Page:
The massive cliffs of the mainland give a dramatic backdrop, while the rocks in the foreground underline its isolation. And, the late afternoon sun turns the Great White Palace into a glorious white beacon.

Burgh Island HotelI painted two of this composition: The Burgh Island Hotel and Burgh Island from Hope Cove.

The Burgh Island Hotel is in oil, on a box canvas –  12 inches by 16 inches – and it was sold, on Day 3 of the SHAF Arts Trail.

The purchaser has kindly agreed to leave the painting with me so it can be enjoyed by those visiting us during the Arts Trail, and number 119 now has a red dot on it to make sure I don’t sell it again …

Burgh Island from Hope Cove is an acrylic. It’s larger at approximately 15 inches square and mounted and framed too.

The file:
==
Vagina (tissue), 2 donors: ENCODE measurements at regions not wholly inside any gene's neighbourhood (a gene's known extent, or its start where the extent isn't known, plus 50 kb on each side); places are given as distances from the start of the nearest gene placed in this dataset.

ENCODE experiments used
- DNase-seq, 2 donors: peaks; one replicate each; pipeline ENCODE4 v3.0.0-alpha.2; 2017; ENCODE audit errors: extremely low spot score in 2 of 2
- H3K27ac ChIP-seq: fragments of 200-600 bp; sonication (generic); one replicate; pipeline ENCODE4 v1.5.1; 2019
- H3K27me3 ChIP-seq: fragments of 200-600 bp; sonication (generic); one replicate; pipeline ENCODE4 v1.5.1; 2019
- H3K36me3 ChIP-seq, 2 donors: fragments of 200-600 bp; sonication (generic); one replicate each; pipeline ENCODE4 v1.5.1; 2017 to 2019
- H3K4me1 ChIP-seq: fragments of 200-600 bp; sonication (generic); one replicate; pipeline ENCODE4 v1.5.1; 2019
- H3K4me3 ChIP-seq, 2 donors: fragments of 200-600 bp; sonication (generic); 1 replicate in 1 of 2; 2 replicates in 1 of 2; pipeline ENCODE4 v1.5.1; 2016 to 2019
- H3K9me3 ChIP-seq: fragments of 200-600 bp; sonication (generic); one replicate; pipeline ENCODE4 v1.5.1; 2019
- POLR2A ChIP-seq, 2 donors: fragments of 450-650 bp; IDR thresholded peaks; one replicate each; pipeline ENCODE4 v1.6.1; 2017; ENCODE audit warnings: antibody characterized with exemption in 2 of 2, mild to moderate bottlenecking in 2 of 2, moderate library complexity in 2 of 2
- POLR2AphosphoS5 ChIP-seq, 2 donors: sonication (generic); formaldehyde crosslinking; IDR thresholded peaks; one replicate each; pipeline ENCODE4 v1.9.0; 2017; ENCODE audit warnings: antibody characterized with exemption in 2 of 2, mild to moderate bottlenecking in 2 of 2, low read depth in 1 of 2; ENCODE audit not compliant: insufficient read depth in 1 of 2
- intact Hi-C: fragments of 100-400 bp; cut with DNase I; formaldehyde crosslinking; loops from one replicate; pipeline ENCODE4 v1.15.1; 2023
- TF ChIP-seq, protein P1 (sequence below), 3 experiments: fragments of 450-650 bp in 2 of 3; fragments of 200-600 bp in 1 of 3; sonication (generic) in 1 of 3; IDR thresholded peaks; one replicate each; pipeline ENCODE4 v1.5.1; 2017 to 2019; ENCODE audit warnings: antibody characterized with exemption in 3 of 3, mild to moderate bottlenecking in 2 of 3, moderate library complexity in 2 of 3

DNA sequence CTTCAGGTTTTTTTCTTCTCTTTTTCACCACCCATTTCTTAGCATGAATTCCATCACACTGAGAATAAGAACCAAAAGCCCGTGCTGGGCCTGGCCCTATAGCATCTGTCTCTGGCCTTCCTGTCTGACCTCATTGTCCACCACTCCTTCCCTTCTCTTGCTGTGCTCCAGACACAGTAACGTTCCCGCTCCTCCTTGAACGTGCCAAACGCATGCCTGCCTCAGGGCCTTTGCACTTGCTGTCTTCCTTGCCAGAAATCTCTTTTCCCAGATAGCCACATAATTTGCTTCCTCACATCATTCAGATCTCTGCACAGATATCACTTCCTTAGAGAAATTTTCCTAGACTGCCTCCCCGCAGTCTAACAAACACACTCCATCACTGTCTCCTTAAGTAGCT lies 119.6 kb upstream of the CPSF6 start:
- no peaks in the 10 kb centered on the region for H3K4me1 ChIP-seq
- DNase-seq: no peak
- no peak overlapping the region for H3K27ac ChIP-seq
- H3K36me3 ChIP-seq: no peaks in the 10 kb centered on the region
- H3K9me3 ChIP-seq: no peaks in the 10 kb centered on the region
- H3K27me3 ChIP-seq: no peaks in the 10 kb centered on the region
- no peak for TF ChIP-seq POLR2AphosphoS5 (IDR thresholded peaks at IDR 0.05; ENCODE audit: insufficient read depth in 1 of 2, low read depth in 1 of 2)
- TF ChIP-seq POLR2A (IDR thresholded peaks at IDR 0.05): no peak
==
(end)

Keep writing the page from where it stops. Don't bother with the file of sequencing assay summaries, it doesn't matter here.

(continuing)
It is priced at £400.

 

Are there more views of Burgh Island for sale? Yes!

Shifting Sands at Burgh Island II is an acrylic, 12 inches by 16 inches.Burgh Island Hotel

This view of Burgh Island was painted from ground level, at low tide.

The patterns in the sand are the main focus of this composition, with Burgh Island in the far distance.

Both paintings are on display at Beacon House Gallery.

Visitors on the SHAF Arts Trail are welcome to drop by.

 

What’s the SHAF Arts Trail?

This year, the SHAF Arts Trail runs for two whole weeks, including half-term week, until 29 October.

Beacon House Gallery is ‘open’ on Wed/Thurs/Fri from 11am until 4pm, and on Sat/Sun from 10am until 5pm.

 

Affordable art!

I also have various views of Burgh Island available as fine art greetings cards.

If you purchase direct from Beacon House during the Arts Trail, they cost £2 each, or three for a fiver.

And, we have delicious biscuits … no charge!